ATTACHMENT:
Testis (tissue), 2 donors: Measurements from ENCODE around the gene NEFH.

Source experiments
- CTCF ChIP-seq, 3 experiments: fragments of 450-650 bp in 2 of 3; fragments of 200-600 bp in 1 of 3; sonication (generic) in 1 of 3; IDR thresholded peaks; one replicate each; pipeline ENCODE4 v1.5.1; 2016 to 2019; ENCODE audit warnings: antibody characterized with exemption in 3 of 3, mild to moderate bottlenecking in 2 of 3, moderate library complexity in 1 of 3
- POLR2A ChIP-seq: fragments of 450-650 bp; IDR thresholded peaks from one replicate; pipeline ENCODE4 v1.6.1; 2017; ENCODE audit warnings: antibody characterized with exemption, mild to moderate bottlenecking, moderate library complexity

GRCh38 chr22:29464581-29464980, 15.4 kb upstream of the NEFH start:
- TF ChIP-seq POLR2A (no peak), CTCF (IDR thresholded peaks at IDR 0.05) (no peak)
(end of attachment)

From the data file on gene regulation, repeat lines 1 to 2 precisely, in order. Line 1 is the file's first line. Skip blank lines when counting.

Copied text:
Testis (tissue), 2 donors: Measurements from ENCODE around the gene NEFH.

Source experiments